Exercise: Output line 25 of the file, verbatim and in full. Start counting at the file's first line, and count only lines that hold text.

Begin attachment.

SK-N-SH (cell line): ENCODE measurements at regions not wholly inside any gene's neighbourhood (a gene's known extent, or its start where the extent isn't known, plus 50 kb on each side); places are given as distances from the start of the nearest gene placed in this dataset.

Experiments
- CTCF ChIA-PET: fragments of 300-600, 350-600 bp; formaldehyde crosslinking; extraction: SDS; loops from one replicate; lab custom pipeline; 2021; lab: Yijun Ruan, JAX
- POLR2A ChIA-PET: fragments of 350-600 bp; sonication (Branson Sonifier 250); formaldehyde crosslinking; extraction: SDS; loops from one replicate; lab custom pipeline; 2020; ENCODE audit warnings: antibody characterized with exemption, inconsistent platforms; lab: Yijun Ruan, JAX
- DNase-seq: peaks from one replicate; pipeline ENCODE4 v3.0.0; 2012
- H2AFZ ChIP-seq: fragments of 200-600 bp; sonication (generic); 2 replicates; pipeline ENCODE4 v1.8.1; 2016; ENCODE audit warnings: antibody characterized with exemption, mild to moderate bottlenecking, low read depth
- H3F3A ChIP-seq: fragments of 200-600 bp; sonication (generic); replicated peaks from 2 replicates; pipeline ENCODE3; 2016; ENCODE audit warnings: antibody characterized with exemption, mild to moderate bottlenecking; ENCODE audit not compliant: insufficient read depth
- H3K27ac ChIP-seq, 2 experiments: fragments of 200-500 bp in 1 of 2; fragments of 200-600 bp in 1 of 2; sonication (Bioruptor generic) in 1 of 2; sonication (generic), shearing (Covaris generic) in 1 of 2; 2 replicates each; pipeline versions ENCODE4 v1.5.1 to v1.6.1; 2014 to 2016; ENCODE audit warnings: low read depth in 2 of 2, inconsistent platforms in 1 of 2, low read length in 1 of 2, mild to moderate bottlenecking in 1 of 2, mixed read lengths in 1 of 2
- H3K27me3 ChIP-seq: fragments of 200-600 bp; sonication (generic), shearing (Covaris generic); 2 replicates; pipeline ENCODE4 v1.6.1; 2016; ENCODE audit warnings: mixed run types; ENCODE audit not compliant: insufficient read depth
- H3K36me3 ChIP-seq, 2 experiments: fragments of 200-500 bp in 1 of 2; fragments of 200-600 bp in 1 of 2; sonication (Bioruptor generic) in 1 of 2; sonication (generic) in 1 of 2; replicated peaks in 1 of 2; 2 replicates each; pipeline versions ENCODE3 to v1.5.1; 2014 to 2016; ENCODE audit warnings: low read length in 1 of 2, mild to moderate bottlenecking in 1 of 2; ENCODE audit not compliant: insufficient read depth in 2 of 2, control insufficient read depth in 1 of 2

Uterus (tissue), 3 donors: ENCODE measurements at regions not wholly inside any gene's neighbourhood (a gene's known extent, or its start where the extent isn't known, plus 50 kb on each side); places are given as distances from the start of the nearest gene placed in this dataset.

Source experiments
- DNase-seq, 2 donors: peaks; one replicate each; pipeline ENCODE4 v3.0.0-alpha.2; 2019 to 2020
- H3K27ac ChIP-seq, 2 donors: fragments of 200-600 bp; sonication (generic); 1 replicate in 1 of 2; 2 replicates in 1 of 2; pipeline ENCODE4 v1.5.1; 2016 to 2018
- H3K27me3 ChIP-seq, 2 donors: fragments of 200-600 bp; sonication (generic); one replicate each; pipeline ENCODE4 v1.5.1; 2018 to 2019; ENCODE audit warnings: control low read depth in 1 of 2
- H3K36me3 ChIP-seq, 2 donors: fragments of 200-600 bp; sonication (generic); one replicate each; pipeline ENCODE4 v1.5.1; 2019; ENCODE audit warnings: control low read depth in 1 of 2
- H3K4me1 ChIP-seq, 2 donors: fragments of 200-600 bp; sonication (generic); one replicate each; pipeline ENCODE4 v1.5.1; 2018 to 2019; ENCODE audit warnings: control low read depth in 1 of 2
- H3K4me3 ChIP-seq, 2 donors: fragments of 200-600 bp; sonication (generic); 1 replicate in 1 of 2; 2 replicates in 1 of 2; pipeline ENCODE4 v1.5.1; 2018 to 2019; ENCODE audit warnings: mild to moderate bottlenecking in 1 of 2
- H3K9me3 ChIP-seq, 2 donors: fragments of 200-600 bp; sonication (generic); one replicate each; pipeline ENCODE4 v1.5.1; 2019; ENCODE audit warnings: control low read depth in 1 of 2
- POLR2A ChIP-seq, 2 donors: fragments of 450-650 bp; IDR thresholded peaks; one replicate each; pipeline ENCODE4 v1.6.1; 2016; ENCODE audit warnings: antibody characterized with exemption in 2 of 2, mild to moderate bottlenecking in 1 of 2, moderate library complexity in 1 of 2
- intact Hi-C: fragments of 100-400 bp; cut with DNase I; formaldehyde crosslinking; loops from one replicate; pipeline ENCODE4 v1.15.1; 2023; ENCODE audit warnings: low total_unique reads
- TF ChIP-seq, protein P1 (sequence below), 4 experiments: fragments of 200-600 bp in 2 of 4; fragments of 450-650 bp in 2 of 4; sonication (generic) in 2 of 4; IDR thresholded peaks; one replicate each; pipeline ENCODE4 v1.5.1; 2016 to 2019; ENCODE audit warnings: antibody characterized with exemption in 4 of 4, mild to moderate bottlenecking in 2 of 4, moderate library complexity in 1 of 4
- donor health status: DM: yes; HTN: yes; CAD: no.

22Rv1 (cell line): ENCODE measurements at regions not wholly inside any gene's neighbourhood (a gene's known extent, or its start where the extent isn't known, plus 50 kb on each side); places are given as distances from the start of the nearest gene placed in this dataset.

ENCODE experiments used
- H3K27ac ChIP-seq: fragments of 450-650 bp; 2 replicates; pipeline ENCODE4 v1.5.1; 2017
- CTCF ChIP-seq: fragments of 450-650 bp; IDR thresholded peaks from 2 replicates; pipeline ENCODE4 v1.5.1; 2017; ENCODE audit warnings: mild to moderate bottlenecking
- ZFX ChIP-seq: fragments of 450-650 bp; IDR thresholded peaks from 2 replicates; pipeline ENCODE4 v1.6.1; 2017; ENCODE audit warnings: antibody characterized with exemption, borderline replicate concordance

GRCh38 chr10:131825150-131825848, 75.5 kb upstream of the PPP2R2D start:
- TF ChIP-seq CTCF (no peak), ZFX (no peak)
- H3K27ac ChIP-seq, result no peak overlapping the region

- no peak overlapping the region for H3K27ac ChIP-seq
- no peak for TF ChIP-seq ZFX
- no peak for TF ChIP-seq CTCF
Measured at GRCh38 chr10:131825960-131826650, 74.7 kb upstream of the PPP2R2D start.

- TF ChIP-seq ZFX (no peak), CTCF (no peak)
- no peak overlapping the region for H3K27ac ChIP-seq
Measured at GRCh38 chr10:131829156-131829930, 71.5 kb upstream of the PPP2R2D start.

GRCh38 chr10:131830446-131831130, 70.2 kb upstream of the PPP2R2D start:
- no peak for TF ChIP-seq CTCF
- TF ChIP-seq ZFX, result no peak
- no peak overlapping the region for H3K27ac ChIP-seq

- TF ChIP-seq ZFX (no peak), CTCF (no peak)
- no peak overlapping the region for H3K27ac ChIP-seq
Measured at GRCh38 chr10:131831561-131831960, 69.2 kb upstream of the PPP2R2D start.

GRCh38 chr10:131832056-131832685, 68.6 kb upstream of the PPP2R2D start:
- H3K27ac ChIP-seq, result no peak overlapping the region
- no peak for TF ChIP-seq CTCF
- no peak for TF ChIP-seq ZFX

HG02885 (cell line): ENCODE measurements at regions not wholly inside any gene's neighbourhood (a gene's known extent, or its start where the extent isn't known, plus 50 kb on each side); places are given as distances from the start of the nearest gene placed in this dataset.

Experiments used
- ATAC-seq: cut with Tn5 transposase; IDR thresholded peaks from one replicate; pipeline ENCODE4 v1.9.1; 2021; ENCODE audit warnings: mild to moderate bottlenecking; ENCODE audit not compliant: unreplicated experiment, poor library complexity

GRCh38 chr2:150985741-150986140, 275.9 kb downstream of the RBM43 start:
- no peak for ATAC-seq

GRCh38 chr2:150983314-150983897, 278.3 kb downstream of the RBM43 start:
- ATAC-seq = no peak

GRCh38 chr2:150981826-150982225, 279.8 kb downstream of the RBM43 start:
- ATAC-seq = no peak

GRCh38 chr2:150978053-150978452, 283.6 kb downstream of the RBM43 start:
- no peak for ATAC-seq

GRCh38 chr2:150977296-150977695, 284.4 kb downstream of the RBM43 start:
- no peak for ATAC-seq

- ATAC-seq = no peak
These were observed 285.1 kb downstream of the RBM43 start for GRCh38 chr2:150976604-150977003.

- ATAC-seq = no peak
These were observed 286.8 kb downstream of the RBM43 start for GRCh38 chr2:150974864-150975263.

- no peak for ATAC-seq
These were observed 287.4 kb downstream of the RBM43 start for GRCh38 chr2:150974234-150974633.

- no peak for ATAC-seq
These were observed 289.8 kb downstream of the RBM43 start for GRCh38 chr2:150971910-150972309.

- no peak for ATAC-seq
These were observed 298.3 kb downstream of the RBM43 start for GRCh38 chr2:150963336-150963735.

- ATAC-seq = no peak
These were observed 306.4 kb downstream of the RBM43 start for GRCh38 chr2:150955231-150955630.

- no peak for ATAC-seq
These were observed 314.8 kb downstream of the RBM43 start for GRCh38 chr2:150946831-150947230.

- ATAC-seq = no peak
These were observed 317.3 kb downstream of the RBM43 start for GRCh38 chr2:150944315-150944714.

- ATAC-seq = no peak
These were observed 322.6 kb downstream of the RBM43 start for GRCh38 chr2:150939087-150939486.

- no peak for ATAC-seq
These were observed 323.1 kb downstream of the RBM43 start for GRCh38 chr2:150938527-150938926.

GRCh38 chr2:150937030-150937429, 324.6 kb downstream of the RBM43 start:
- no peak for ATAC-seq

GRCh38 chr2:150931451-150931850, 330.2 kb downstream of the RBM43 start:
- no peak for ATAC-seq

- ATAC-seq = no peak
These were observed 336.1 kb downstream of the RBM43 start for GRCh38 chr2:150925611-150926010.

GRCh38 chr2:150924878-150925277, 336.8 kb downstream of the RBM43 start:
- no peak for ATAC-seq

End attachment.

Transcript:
ENCODE experiments used